Daily Worship

Govan Gospel

James Cathcart August 23, 2017 0 0
Image credit: James Cathcart

Isaiah 56: 6-8

6 And the foreigners who join themselves to the Lord,
    to minister to him, to love the name of the Lord,
    and to be his servants,
all who keep the sabbath, and do not profane it,
    and hold fast my covenant—
7 these I will bring to my holy mountain,
    and make them joyful in my house of prayer;
their burnt-offerings and their sacrifices
    will be accepted on my altar;
for my house shall be called a house of prayer
    for all peoples.
8 Thus says the Lord God,
    who gathers the outcasts of Israel,
I will gather others to them
    besides those already gathered.

The reading from Isaiah explores an emerging way of thinking about cultural identity that is less rigid, becoming more porous, inclusive and expansive. We learn that God is in the business of including outcasts and not just one particular group of outcasts either, there is space for more to make a home, the boundaries are blurred.

In Che Guevara’s Motorcycle Diaries we see the young Che’s cultural identity being opened up as the middle class Argentine is exposed to the range of different experiences across a continent. His experiences will encourage him to travel more and start in him a process of political transformation.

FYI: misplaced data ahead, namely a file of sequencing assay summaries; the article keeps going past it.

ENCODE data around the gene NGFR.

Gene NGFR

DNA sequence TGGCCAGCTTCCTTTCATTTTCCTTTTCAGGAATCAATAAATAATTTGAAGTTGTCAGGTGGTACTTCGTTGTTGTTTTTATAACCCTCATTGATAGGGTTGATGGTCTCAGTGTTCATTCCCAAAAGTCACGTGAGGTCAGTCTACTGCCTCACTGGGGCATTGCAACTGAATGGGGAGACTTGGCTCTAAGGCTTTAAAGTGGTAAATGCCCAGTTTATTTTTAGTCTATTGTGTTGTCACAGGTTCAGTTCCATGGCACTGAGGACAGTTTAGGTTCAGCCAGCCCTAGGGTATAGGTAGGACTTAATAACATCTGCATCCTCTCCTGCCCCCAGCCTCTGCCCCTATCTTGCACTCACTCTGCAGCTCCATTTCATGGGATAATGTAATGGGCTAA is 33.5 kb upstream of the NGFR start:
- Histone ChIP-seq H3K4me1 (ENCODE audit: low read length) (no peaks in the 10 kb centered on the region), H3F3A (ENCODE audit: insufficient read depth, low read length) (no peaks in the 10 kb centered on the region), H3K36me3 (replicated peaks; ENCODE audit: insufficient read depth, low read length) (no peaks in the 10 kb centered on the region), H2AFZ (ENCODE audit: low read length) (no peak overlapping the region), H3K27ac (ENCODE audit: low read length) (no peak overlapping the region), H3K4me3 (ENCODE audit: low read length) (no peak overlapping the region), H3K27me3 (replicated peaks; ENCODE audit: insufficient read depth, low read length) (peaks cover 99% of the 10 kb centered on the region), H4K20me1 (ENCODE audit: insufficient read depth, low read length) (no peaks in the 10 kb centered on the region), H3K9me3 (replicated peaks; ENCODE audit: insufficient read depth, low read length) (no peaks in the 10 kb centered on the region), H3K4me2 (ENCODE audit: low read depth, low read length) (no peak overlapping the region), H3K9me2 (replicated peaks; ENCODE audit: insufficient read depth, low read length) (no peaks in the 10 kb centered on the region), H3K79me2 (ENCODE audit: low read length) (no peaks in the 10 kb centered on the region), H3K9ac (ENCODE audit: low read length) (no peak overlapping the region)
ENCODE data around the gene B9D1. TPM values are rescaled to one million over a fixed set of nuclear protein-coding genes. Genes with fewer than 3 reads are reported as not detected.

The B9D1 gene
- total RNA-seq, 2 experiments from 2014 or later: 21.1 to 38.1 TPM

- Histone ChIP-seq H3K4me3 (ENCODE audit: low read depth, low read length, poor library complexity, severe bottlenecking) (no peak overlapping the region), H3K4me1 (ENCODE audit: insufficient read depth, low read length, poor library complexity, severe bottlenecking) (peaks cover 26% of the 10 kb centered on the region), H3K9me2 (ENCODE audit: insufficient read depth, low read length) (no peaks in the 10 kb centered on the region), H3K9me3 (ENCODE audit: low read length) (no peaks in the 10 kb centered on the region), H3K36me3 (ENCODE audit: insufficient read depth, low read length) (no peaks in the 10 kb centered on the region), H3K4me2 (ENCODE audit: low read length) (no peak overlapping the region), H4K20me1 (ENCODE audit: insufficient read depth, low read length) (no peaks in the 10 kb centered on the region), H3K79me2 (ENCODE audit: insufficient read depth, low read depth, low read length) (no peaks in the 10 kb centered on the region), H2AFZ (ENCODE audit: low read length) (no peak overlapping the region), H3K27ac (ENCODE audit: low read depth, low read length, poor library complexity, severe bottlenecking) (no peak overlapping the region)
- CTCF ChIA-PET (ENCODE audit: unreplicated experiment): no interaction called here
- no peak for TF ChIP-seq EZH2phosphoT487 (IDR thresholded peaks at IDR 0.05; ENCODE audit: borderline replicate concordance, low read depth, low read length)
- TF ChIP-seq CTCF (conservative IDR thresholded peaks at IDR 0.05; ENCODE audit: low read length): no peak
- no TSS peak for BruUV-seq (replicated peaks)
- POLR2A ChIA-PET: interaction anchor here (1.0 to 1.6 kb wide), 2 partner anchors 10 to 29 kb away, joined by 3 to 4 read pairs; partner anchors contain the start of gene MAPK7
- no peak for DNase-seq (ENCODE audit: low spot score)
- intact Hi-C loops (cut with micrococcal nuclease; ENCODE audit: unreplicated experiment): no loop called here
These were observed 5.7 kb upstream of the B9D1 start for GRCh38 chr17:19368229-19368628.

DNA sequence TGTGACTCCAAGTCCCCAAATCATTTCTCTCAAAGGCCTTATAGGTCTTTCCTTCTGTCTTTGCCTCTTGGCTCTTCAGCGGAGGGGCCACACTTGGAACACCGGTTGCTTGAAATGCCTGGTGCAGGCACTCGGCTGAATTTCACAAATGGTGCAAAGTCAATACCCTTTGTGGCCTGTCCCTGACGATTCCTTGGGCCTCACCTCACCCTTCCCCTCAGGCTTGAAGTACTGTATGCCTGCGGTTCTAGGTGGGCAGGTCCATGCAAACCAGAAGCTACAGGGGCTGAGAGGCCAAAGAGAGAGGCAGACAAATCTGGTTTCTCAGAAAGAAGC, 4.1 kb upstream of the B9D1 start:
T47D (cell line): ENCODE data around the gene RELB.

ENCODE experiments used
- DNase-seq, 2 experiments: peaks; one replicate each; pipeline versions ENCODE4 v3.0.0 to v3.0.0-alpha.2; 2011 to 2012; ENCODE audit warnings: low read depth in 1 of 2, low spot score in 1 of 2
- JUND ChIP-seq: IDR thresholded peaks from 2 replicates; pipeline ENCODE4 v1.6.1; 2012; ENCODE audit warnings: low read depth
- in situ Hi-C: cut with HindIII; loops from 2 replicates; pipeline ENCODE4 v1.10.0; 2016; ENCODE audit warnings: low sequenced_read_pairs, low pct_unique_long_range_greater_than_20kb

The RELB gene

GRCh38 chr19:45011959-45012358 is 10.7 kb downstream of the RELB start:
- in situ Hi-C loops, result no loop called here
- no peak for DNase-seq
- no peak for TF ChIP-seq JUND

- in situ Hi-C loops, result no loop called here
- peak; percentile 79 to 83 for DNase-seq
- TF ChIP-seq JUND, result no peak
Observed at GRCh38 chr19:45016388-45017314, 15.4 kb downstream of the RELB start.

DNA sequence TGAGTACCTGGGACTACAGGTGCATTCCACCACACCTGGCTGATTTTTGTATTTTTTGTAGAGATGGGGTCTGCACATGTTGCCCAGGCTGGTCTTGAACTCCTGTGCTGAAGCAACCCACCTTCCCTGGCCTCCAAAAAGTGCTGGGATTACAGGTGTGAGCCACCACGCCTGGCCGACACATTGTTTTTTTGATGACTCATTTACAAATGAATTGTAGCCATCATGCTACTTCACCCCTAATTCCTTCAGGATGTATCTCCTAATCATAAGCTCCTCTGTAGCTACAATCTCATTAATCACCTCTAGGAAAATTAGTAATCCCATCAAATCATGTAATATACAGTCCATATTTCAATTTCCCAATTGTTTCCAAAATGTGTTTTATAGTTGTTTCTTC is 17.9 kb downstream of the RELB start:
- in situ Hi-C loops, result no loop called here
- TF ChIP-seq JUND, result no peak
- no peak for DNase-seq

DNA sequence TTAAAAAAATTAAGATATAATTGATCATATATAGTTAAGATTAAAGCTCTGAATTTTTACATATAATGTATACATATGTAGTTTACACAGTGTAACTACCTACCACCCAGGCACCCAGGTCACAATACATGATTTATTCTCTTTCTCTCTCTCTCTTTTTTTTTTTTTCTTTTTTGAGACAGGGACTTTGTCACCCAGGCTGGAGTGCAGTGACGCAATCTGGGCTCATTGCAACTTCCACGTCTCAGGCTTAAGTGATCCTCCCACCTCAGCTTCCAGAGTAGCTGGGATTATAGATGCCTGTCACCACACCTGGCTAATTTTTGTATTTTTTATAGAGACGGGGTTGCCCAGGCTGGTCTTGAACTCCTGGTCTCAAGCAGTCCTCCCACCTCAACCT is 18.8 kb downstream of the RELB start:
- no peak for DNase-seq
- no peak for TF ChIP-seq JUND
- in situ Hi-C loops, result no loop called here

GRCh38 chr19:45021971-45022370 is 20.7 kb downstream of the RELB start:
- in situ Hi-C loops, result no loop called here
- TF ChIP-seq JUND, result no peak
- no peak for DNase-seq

‘Che’ is not Guevara’s real first name, he is actually Ernesto. ‘Che’ is a slang term that was used to refer to people from Argentina and is thrown around but casually, but he went on to embrace the nickname. If Che had grown up in Govan he’d might have come to be known as Jimmy. You can picture it, ‘Jimmy Guevara, oh aye, I kent his faither.’

And there of course have been many Glaswegians concerned about the marginalised and the oppressed. Jimmy Reid, himself from Govan and a Clydeside activist was deeply concerned about alienation. He described it like this, in his famous address to students at Glasgow University, “It is the cry of men who feel themselves the victims of blind economic forces beyond their control. It's the frustration of ordinary people excluded from the processes of decision-making. The feeling of despair and hopelessness that pervades people who feel with justification that they have no real say in shaping or determining their own destinies.”

He goes on, in the speech to condemn the rat race that ends up oppressing everybody, that pressures us to turn a blind eye to injustice in case it risks our own advancement. At this point he references Jesus, ‘The price is too high. It entails the loss of your dignity and human spirit. Or as Christ put it, "What doth it profit a man if he gain the whole world and suffer the loss of his soul?"

Dear God,

Gie us peace,

gie us peace baith tae coorie in wi you,

an syne tae blether wi oor neebour.

Let us blether anent love

and include a fowk.


Scots Gloss: Gie - give, baith - both, tae - to, coorie - get comfy and cosy/cuddle, wi - with, syne - then, oor - our, an - and, blether - talk, neebour - neighbour, anent - about, a - all, fowk - folk.